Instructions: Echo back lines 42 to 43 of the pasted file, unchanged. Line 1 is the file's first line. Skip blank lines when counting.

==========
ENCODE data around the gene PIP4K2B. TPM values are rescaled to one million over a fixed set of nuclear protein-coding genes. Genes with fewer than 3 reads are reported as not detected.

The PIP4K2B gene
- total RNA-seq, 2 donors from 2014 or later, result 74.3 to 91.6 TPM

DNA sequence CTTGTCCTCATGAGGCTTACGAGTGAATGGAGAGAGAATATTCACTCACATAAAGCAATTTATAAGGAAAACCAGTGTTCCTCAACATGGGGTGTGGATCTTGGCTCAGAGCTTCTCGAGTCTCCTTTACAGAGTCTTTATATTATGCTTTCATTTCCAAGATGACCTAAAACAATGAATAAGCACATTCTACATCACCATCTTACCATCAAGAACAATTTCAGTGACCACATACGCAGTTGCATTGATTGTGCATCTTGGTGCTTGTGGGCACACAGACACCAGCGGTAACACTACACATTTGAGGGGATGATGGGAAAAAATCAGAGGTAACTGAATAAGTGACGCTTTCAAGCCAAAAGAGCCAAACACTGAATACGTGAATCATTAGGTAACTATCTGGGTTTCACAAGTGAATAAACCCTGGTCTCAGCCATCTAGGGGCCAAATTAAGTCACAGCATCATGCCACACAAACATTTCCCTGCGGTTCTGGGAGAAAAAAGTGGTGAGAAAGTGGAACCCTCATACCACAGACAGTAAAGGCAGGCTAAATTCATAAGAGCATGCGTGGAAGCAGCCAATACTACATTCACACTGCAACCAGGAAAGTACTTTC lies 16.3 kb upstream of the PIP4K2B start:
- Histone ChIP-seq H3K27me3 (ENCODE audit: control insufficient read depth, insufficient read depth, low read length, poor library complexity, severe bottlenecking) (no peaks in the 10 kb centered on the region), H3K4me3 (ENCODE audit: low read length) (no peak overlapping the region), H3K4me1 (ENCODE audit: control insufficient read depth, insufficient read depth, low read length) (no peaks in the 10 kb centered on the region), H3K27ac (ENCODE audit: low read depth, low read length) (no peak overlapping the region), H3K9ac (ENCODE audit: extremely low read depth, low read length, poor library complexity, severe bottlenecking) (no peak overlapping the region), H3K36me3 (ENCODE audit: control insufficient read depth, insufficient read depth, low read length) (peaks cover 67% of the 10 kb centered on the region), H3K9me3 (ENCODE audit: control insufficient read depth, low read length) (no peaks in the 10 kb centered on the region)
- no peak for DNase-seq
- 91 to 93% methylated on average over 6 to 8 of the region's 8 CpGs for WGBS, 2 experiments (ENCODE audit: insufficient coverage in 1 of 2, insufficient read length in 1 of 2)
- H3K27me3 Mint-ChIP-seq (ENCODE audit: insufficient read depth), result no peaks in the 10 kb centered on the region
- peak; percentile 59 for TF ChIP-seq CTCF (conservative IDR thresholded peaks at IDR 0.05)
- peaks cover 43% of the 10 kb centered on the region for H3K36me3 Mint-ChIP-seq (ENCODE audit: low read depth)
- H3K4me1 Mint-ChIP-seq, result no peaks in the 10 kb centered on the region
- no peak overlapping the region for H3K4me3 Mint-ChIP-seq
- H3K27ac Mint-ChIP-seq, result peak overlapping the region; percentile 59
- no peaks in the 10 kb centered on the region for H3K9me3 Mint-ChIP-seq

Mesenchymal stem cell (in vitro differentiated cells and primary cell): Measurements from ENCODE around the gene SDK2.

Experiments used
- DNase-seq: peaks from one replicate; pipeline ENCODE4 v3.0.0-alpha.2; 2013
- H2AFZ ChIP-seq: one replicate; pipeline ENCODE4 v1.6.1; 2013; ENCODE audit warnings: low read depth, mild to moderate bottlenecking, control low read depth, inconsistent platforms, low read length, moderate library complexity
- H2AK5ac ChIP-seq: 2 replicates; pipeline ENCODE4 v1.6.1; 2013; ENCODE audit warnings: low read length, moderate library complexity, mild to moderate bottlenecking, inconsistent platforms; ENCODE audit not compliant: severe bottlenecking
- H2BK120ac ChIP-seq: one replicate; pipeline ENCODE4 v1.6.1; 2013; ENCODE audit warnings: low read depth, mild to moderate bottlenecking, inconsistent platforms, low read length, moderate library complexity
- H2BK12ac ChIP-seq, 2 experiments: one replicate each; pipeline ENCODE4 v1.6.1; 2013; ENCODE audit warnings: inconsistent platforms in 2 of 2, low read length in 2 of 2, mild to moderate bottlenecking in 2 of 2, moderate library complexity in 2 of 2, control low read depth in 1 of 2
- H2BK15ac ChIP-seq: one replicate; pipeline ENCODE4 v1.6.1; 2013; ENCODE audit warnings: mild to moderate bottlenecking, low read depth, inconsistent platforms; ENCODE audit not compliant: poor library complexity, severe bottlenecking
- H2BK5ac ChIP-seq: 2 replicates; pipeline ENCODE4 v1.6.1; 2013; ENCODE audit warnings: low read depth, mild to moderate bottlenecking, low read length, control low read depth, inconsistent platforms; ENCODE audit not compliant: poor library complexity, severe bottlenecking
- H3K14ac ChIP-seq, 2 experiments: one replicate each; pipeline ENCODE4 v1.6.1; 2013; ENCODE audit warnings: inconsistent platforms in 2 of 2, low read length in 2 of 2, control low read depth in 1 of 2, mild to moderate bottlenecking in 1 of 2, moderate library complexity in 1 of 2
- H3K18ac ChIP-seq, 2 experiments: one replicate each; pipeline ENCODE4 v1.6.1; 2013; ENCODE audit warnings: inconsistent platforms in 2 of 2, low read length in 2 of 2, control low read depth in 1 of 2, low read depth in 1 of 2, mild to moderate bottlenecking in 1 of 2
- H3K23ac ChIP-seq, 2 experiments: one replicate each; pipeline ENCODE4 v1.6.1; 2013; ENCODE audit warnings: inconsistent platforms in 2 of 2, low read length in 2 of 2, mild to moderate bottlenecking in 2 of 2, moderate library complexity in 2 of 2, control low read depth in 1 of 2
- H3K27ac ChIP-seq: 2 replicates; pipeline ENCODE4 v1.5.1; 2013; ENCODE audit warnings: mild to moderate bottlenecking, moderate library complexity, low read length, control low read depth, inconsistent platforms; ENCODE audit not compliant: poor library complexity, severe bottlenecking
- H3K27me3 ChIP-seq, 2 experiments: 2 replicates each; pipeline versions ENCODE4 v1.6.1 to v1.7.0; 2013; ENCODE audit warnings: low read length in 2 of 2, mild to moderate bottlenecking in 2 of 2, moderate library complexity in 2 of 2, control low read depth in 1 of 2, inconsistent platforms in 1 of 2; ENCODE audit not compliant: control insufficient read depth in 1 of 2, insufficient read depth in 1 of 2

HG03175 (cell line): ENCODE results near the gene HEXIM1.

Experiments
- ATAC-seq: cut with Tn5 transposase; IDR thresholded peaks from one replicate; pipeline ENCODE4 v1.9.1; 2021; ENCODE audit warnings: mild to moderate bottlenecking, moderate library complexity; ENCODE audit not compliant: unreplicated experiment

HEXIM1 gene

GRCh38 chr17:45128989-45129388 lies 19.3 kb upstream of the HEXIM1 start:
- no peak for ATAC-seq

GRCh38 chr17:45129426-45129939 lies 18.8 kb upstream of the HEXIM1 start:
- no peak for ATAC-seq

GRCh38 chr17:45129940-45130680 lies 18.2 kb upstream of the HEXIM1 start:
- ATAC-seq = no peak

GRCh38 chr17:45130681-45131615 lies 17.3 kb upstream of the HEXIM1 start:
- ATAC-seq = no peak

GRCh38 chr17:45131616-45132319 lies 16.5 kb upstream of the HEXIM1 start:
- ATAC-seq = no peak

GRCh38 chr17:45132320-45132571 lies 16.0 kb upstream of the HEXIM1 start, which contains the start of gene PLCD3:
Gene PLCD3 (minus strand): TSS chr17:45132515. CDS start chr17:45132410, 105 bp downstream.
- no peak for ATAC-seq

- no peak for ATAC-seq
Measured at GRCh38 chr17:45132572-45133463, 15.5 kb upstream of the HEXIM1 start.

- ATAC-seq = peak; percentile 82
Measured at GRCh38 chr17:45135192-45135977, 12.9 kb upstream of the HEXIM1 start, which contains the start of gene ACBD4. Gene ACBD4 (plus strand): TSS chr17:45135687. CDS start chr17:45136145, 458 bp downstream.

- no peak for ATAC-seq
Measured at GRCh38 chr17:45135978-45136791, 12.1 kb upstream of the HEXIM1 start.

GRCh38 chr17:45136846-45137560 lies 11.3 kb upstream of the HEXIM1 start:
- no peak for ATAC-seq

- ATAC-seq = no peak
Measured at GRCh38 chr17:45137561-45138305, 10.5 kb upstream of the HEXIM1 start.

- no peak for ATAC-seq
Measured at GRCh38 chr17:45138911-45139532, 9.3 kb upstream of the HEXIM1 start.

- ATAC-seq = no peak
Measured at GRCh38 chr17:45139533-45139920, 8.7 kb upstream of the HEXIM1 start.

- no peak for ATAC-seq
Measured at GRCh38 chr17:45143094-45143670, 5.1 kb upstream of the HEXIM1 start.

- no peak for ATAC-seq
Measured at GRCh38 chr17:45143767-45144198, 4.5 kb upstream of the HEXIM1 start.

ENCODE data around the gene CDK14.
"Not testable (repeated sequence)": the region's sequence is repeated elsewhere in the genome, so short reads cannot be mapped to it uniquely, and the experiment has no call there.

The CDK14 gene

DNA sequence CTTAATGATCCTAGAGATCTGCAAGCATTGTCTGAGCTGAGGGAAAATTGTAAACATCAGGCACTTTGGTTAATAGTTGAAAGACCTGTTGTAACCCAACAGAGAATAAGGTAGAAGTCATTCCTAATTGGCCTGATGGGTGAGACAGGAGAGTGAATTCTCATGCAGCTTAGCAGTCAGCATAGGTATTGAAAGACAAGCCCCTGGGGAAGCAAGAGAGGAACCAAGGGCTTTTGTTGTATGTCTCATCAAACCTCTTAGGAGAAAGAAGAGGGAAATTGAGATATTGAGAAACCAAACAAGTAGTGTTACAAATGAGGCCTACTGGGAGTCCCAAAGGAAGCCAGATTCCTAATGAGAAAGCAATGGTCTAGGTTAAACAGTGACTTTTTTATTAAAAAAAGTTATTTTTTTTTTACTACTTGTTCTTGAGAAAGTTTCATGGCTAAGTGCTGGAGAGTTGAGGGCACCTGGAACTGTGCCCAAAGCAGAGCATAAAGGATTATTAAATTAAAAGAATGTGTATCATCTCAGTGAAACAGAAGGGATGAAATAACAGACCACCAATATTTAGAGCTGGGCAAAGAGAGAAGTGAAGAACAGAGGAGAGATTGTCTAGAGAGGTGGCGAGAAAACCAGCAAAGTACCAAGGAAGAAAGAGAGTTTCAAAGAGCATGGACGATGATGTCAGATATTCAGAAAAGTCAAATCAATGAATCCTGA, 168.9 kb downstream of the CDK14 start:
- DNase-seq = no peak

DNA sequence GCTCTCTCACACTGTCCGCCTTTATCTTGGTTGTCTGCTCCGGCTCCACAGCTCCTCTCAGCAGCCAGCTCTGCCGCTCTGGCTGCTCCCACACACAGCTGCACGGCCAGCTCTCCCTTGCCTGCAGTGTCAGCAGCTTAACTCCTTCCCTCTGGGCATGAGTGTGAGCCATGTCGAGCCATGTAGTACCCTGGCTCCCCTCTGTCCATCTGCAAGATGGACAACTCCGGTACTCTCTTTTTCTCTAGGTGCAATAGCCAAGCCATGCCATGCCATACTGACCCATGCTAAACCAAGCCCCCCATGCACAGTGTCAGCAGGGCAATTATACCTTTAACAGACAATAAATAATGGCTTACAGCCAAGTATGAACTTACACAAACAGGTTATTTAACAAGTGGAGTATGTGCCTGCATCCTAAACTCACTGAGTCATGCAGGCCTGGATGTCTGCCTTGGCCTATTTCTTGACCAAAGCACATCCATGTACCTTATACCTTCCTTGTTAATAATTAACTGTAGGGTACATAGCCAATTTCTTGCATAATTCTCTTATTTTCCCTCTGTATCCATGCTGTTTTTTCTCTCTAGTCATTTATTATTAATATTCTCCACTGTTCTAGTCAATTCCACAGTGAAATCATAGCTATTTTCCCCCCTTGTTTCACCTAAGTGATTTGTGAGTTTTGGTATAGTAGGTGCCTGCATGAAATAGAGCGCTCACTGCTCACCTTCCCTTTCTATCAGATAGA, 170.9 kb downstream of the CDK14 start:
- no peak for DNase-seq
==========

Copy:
- ATAC-seq = no peak

GRCh38 chr17:45132320-45132571 lies 16.0 kb upstream of the HEXIM1 start, which contains the start of gene PLCD3: